"When companies make privacy pledges, they need to honor them," said FTC Chairman Jon Leibowitz. "This is a tough settlement that ensures that Google will honor its commitments to consumers and build strong privacy protections into all of its operations."
Google admitted Wednesday in a blog post that "we don't always get everything right," and apologized again "for the mistakes we made with Buzz."
"The launch of Google Buzz fell short of our usual standards for transparency and user control -- letting our users and Google down," Alma Whitten, the company's director of privacy, product and engineering, wrote in the post. "While we worked quickly to make improvements, regulators -- including the U.S. Federal Trade Commission -- unsurprisingly wanted more detail about what went wrong and how we could prevent it from happening again. Today, we've reached an agreement with the FTC to address their concerns."
Google launched the Buzz social network in early 2010 inside millions of accounts in its Gmail email service in hopes of developing a competitor to Facebook. But it quickly sparked an uproar as Gmail users worried that their contacts and other information would be exposed.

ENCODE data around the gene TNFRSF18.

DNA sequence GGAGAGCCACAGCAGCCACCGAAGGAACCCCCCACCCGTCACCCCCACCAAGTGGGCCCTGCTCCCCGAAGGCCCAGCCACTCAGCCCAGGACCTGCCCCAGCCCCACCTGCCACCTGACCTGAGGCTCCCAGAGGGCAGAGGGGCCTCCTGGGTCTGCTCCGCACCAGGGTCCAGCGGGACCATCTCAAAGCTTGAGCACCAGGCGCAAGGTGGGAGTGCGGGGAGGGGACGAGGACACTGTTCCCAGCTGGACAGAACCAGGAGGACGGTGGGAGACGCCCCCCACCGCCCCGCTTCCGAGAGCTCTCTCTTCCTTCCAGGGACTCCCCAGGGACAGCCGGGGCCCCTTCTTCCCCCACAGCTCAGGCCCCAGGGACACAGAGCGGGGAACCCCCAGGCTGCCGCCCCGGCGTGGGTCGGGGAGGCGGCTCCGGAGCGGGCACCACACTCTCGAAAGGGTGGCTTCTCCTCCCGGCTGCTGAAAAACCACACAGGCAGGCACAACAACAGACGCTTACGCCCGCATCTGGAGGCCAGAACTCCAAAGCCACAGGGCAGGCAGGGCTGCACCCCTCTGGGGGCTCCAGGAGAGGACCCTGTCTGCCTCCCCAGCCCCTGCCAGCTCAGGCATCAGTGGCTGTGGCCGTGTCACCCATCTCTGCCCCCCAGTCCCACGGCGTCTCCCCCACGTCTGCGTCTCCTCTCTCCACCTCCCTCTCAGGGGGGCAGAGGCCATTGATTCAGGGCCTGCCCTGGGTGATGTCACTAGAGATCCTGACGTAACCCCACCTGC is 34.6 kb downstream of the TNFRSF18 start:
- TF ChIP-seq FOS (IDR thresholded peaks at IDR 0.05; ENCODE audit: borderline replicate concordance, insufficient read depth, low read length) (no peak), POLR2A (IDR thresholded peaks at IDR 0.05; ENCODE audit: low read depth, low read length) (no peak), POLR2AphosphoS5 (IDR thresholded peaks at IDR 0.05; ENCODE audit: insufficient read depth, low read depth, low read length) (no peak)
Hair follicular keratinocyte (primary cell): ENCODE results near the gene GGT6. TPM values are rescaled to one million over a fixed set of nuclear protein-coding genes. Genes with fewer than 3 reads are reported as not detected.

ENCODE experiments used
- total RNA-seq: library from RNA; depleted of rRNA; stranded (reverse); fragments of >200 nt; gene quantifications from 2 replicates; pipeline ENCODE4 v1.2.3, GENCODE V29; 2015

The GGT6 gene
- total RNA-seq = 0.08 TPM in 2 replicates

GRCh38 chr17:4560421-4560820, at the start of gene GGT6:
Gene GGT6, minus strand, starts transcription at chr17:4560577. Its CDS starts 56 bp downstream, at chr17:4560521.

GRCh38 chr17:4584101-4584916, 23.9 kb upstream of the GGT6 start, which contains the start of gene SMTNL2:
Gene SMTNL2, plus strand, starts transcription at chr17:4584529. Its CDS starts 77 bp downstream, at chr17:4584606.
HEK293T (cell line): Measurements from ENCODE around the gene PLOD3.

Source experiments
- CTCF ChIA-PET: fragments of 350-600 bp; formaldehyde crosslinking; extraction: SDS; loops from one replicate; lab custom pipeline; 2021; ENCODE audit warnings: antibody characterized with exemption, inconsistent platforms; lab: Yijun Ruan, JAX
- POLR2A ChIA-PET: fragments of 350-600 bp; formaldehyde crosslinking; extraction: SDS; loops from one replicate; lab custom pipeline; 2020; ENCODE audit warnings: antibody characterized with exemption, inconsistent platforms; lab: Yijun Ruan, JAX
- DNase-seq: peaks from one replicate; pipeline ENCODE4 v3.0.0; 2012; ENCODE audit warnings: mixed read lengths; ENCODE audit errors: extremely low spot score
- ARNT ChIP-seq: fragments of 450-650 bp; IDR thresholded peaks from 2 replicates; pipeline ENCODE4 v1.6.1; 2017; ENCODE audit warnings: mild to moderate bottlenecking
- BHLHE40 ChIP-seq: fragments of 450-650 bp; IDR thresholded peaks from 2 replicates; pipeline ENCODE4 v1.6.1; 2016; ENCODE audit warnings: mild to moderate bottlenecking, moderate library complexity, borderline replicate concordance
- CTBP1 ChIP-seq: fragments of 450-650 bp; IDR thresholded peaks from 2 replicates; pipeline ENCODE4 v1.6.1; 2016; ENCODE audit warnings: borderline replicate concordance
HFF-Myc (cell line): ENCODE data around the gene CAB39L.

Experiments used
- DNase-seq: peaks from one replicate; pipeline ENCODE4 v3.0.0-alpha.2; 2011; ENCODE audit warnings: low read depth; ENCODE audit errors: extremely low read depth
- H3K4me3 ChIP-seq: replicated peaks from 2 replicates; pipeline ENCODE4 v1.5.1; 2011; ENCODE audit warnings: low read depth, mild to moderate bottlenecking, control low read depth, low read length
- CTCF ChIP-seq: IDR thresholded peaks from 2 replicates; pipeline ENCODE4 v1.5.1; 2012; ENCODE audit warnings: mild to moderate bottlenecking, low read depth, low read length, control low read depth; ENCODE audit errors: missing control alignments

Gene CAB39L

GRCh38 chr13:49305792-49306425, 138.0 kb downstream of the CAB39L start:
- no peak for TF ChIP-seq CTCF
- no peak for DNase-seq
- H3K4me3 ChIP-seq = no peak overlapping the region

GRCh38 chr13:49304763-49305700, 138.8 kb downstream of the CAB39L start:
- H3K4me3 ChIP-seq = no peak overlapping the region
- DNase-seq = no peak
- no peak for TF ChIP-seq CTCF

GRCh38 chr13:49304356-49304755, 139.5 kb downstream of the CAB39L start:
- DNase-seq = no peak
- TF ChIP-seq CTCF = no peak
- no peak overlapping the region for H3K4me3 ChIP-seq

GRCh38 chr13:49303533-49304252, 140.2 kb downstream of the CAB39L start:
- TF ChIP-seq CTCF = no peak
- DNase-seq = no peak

The FTC found that the options for opting out of Buzz were "ineffective" and that Google had "misrepresented" to consumers that they could opt out of the service. Gmail users who chose the "Nah, go to my inbox" option when they got a message about the new service "were nonetheless enrolled in certain features," the FTC said.
Google changed the service in response to thousands of customer complaints and apologized for the problems, but that didn't satisfy privacy advocates, who said the damage was already done. The Electronic Privacy Information Center filed a formal complaint with the FTC. The group called Wednesday's settlement "the most significant privacy decision by the commission to date."
"The FTC has sent a powerful message to Google and the online data collection giants: We are watching you as you watch consumers," said Jeff Chester, executive director of the Center for Digital Democracy, another privacy advocacy group. "The commission's requirement that an independent outside privacy auditor is needed for Google for the next 20 years demonstrates what consumer advocates have been saying -- that Google and other online marketing companies are not being candid about their digital ad practices."
-- Jim Puzzanghera